Two-thirds of business leaders expect rapid UK price rises to persist longer than the Bank of England hopes, with most not expecting inflation to peak until spring of next year.
The views from a June survey of the Institute of Directors’ (IoD) membership suggest that companies are planning to raise their prices in moves that are likely to embed high inflation more deeply in the UK economy.
Evidence of persistent price and wage rises has been cited by numerous members of the BoE’s monetary policy committee as grounds for acting “forcefully” with interest rates.
The survey will increase the likelihood that the central bank will increase interest rates by half a percentage point at its meeting on August 4.
Even though financial markets have scaled back expectations of interest rate rises coming from the BoE in response to increased fears of a recession, traders in futures markets still expect a half point rise in interest rates next month.
In its survey, only 27 per cent of IoD members who expressed an opinion thought inflation would peak before the spring of next year. The BoE expects inflation to rise from the 9.1 per cent rate in May to a high of over 11 per cent in October before beginning to fall back.
By contrast, 21 per cent of IoD members thought inflation would peak next spring and a further 45 per cent thought the peak would come even later. Only 7 per cent of its 431 members surveyed declined to express a view.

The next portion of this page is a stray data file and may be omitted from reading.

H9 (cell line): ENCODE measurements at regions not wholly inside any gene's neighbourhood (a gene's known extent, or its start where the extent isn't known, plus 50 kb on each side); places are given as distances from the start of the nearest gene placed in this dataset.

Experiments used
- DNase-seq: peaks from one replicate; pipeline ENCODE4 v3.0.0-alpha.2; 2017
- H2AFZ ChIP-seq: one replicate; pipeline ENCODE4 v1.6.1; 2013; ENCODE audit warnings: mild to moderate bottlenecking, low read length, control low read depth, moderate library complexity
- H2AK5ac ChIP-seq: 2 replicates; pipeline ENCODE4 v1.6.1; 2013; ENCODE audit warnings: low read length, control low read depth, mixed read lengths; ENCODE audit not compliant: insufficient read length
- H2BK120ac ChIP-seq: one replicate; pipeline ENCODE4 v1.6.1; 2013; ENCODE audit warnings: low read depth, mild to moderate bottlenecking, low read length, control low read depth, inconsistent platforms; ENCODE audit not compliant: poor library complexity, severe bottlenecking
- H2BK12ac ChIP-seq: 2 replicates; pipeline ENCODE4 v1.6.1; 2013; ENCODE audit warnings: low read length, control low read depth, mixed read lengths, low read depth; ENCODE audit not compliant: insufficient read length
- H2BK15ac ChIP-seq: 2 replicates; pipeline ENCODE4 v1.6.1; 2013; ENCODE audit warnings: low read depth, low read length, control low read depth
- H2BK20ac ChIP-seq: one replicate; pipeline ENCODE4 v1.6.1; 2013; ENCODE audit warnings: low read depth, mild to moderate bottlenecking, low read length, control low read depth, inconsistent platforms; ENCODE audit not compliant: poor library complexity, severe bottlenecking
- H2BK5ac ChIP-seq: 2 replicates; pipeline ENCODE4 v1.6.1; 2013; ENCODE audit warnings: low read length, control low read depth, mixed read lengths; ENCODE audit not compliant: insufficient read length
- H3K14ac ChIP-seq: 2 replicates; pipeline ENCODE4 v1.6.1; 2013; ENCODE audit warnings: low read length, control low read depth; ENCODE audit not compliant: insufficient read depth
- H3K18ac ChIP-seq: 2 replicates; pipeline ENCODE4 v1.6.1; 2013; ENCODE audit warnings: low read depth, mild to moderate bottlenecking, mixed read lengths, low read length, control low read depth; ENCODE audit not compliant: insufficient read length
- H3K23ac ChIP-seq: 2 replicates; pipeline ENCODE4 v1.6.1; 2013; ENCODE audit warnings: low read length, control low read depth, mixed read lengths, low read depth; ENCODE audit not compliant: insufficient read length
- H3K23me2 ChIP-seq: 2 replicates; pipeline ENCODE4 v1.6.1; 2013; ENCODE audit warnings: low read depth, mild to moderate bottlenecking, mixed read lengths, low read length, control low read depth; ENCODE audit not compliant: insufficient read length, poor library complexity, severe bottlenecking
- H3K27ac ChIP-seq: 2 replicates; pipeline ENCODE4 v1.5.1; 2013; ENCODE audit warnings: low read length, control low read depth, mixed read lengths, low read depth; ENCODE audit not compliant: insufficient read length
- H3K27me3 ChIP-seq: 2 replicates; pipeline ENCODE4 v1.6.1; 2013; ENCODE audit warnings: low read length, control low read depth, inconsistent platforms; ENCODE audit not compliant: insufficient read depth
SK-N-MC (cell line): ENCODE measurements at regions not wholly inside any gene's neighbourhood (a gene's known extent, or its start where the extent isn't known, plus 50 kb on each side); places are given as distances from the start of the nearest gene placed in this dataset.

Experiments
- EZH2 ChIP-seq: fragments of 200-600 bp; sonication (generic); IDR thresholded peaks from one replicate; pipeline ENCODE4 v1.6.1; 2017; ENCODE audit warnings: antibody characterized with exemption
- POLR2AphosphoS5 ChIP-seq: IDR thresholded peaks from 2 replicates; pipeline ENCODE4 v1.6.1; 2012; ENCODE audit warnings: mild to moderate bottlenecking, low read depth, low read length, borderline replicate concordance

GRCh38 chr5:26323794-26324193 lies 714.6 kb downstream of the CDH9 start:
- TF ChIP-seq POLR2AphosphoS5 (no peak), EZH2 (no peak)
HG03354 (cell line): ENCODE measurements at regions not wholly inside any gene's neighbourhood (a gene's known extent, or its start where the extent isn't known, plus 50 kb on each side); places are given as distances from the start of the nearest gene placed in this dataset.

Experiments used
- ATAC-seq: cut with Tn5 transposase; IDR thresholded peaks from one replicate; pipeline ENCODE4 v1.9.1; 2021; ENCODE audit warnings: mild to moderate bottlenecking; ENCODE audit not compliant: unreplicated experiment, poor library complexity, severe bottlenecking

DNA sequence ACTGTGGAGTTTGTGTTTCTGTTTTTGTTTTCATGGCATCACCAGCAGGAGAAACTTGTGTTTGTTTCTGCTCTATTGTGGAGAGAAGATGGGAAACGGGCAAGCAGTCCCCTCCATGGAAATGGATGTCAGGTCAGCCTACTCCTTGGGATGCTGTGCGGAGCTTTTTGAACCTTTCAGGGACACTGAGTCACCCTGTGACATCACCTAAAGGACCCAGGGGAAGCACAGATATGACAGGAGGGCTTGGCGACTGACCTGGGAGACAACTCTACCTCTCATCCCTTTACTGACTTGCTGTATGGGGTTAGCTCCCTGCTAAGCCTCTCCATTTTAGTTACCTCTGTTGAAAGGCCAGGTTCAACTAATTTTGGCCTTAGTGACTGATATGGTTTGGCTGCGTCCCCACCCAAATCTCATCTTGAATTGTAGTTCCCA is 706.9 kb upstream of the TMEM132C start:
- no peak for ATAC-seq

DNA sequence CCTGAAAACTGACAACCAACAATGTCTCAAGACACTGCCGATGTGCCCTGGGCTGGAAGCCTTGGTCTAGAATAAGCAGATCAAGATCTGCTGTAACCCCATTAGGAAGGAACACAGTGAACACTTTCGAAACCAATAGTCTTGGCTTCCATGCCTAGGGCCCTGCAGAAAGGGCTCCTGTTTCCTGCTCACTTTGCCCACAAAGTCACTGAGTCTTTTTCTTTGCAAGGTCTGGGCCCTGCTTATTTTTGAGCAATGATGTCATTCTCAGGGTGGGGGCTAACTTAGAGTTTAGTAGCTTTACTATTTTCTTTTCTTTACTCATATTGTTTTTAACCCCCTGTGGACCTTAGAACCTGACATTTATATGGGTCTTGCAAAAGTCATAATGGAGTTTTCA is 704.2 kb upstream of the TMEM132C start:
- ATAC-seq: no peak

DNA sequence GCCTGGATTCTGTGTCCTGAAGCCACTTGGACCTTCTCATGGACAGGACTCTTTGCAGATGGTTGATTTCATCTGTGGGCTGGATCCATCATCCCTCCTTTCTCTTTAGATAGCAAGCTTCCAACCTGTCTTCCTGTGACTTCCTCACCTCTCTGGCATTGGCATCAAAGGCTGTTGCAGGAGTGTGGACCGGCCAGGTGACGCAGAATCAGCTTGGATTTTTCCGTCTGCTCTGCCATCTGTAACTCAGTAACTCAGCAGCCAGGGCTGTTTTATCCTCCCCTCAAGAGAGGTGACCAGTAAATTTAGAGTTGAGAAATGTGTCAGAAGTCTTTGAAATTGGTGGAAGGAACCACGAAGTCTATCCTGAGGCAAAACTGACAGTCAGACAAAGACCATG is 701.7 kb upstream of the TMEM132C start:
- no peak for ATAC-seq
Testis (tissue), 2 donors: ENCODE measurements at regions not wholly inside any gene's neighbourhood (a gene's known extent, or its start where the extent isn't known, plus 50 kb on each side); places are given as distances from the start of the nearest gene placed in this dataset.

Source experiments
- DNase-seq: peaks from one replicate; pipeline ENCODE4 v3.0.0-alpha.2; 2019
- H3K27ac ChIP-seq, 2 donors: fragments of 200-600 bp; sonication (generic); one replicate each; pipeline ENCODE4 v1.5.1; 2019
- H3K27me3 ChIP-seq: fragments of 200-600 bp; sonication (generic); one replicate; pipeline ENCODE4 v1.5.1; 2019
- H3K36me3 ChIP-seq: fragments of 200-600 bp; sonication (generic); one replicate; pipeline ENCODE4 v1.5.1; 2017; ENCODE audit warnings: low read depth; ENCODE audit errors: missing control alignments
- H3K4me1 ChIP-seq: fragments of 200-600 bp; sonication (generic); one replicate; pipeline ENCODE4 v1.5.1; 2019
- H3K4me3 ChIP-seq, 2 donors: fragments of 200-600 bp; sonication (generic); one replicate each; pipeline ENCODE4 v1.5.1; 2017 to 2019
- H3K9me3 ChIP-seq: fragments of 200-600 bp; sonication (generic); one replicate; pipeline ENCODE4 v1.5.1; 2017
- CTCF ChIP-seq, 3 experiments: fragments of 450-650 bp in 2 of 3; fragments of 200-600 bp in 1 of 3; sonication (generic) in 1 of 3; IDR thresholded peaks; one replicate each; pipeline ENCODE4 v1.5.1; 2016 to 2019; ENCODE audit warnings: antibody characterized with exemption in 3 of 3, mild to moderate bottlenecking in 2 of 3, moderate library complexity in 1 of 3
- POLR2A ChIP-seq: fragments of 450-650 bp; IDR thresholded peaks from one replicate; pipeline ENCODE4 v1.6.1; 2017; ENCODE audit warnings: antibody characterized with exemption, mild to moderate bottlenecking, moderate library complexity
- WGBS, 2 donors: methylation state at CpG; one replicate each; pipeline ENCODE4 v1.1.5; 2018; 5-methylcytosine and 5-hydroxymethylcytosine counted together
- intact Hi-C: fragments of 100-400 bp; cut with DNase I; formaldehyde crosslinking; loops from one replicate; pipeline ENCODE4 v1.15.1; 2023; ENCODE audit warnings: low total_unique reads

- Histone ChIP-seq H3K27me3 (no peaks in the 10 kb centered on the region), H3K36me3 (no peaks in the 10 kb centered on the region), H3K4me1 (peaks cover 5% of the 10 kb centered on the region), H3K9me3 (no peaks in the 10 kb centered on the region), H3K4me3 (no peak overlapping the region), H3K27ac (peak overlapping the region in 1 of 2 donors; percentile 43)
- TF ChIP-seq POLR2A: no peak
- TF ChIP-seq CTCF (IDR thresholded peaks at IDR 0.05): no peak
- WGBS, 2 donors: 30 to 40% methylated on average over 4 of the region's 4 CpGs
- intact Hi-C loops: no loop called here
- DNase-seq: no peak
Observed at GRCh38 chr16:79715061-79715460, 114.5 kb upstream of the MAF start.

Kitty Ussher, chief economist of the IoD, said inflation was the prime concern of businesses across the UK and that it was undermining growth and investment.
“What the economy needs right now is a sense that inflation has peaked and is starting to fall back. That in itself would go a long way towards improving both business and consumer confidence, in turn leading to greater investment and growth,” she said.
Noting that the expected peak of inflation among IoD members was “worryingly far into the future”, Ussher added that “if business leaders expect inflation to persist for longer, they may adjust their own pricing strategies accordingly, leading to a potential for the expectation of price rises to become self-fulfilling”.
“We would like to see the Bank of England focus its messaging on when it expects the rate of inflation to start falling again, to re-anchor expectations and bring forward the date at which business leaders believe we are through the worst,” she said.
The IoD survey is not the only bad news on corporate inflation expectations the BoE has received in the past week.
Its own decision maker panel of companies showed an increase in inflation expectations in June and found that managers were expecting to increase pay by 5.1 per cent over the next year. This was up from an expectation of 4.8 per cent wage increases over the following year from the May survey data.
BoE officials have toughened their language on inflation over the past week with Huw Pill, its chief economist, telling an academic audience that the big question for the next meeting was “whether the pace of policy tightening now needs to change”.
Other leading economies are also taking action to tackle inflation. The Federal Reserve increased US interest rates by 0.75 percentage points at its June meeting and the European Central Bank has signalled that it would implement the first rate rise in over a decade at its July meeting.